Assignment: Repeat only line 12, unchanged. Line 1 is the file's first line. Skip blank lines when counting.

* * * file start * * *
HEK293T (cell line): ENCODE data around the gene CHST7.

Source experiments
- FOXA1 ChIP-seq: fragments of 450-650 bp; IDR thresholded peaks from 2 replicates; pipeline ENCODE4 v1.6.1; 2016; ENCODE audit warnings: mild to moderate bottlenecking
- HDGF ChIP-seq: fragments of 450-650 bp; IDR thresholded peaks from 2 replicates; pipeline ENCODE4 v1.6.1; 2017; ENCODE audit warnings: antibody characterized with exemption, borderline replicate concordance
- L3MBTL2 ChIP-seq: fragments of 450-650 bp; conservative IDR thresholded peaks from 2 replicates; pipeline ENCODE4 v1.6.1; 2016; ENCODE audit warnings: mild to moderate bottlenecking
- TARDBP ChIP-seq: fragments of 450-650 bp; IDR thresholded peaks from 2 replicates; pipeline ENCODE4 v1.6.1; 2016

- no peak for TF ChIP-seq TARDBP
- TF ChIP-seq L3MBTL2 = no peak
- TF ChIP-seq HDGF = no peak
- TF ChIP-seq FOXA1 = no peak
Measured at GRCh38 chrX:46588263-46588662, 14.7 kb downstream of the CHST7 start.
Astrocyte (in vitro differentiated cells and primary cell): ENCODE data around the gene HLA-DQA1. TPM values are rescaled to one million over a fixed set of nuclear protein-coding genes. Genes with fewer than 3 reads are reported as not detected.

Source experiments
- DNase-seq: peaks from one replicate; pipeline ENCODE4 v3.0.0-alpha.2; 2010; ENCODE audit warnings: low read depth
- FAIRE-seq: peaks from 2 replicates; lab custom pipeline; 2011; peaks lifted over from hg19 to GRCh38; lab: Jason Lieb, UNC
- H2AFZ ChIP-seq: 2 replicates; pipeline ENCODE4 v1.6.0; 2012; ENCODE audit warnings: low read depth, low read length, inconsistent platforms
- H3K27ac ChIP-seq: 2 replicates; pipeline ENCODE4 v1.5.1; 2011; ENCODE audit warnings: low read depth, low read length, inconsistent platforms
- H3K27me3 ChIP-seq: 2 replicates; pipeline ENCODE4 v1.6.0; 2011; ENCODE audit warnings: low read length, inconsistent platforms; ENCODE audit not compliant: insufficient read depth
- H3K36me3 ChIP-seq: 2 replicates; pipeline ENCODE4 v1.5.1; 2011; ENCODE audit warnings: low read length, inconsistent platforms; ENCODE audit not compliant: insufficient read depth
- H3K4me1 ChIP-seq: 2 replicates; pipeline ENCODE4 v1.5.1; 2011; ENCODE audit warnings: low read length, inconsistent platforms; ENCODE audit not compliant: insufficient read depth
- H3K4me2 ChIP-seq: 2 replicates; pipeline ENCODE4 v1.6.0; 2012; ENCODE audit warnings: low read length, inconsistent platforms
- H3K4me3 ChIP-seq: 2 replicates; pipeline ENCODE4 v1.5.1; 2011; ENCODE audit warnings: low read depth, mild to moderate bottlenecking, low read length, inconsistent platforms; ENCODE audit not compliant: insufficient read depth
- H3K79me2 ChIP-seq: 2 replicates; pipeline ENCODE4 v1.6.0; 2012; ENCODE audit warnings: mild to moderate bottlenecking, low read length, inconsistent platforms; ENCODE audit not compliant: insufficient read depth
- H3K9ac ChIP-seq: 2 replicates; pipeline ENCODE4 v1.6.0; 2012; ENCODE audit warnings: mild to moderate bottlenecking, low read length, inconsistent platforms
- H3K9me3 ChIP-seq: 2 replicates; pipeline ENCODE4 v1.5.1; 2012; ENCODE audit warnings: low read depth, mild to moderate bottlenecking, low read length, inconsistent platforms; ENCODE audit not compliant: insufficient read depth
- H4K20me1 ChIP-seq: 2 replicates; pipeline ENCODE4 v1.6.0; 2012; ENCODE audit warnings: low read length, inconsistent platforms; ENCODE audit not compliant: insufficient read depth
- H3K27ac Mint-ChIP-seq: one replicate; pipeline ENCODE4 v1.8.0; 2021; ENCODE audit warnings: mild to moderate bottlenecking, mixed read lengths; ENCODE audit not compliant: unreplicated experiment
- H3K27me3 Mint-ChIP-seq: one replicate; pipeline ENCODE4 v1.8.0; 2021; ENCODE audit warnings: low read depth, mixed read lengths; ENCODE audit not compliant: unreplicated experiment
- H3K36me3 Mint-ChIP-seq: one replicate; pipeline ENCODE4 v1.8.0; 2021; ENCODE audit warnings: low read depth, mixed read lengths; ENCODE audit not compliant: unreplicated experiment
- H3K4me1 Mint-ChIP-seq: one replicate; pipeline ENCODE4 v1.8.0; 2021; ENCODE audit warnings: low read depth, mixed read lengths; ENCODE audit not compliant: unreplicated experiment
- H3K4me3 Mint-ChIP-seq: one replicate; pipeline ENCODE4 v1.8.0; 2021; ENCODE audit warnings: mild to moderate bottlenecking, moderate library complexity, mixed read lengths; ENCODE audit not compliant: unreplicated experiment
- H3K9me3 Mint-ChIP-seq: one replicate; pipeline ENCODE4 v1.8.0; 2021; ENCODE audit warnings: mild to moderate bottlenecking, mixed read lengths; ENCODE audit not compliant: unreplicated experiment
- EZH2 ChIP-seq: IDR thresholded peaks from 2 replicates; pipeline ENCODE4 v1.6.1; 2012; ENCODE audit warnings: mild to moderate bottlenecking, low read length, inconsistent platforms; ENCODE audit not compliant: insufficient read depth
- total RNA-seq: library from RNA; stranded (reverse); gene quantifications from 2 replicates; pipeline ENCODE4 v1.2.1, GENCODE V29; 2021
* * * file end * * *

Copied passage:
Astrocyte (in vitro differentiated cells and primary cell): ENCODE data around the gene HLA-DQA1. TPM values are rescaled to one million over a fixed set of nuclear protein-coding genes. Genes with fewer than 3 reads are reported as not detected.